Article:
I ask Google for everything.
I have four screens I survive on daily. (Laptop, mobile, watch, iPad)
I keep everything backed-up, offsite, and encrypted.
I get all my news from a device.
I would rather text than call.
I speak fluent Siri.
I have not been inside a bank since the Bush administration. (Okay, maybe that one time)
I’m a willing and happy participant in this frenetic digital age. However, I have a growing fascination for all things analog.
My office is filled with some old tech from the 80’s and beyond. With one turn of my head I can see two old cameras (Continental 250-C circa1985 and a Yashica-Mat circa 1957) one cabinet Victrola VV 260 from the 30’s (record player), and my Dad’s old slide rule from the 60’s (calculator). It’s not like I’m a hoarder, stuff just makes it my way. I haven’t yet paid real money for any of it.
So what does all this mean?
I believe it means that, like you, I too am navigating mesh point between the switches and gears of yesterday into the glass and nanotech of today. So, no judgment here. We are all trying to just do the best we can.
The point I want to make here though is that the more I’m digitized, the more distracted I’ve become. Since I have access to the sum of the world’s information and entertainment…I chase rabbits. This becomes especially true when I spend times alone with God. But am still “plugged in.”
So, I’ve had to modify the way I spend time with God in order to guard against needless distraction. Here are three habits of analog living that have helped me avoid digital distraction:
- Choose Paper: Grabbing the “book version” of the Bible filled with…real paper; a table of contents, some maps, and maybe a concordance if you are lucky is a great place to start. Get your favorite pen and start marking that thing up as your move from page to page. If you think to yourself, “what if I fill the margins and am not able to make more notes?” You can easily set yourself free by just getting another. I find that the less study tools or references streamline my focus on the words on the page. I use a study bible for message preparation or a deeper dive into a passage. For devotional times that are “just for you,” go with the trimmed down version and ask the Lord to bring cross-references to mind to meditate on.
- Write Stuff Down: This can be the best and worst idea for some people. I spent years pressuring myself to make daily entries, recapping my day, and including as many details as possible. This became a job! In later years I have attempted to only grab a few key words from each passage I read. This way, I am remembering bite sized, easily digestible pieces that I can reference later. When important occasions arise whether it’s a crisis or a celebration, I’ll commit them to the journal, but not feel obligated to go into detail about every mundane fact. (What else is “the Facebook” for?!)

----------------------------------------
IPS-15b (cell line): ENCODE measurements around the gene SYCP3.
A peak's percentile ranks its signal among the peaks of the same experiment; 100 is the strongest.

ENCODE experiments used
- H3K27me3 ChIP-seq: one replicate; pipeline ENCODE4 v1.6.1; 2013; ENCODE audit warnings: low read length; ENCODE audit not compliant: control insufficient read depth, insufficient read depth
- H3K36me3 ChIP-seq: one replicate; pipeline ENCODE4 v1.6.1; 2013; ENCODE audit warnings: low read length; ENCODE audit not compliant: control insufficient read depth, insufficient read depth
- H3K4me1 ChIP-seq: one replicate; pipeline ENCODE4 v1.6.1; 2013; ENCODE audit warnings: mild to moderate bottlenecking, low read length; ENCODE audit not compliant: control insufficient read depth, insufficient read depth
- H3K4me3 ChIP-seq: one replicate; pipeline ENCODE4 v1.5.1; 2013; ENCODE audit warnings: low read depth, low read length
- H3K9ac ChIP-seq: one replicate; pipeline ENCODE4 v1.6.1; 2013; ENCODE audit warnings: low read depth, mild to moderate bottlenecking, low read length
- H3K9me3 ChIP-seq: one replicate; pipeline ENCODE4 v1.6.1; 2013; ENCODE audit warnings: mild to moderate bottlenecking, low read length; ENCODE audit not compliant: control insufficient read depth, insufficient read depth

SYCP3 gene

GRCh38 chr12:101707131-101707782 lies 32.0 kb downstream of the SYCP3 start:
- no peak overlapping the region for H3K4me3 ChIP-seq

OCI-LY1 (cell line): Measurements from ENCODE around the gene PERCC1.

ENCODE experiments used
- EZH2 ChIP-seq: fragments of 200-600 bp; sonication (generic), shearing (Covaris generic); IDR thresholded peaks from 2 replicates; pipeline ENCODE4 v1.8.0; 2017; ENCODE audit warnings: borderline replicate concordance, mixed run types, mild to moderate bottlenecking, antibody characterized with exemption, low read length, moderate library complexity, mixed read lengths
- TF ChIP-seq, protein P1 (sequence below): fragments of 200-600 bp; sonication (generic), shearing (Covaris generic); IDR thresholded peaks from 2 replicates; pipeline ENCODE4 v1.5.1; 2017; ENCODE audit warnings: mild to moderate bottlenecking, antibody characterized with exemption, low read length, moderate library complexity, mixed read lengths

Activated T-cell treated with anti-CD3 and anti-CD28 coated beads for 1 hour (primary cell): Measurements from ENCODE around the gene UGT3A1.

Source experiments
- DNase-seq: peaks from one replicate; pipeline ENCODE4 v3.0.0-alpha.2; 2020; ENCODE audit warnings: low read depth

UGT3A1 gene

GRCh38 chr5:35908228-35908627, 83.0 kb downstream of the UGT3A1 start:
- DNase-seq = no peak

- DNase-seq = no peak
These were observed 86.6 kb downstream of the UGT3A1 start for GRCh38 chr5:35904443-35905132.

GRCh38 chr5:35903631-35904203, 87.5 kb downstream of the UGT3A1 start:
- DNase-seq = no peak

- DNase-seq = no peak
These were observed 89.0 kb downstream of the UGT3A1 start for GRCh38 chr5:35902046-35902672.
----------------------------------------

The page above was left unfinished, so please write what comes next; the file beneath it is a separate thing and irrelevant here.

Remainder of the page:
- Step Away From Your Device: Even as I type this, I know your heart rate just jumped up….calm down. I feel your pain. I like my bible apps too and I use them frequently. The point I want to make with this one is to use them in the right sequence. Usually my first impulse is to either check the date (for my daily reading plan), which leads me to see that I need to check a few texts, then some email, and then I’m totally derailed. Instead, I check that date and then force myself to close it back up. This allows me to get my “first meeting” of the day off on the right foot.
Do you have some analog habits to contribute to the conversation? Comment below! We look forward to hearing from you!
Stephen Smith (@stephenandstar) serves on the Leadership Team at Houston’s First Baptist Church. He shepherds four teams within the church: Music, Multisite, Media, and Marketing. He spends the remainder of his time these days with his head in a book or dealing with an unruly yard. His passion is leading worship through song with his wife Star and leveraging their lives to see ministry multiplied in their home church and beyond.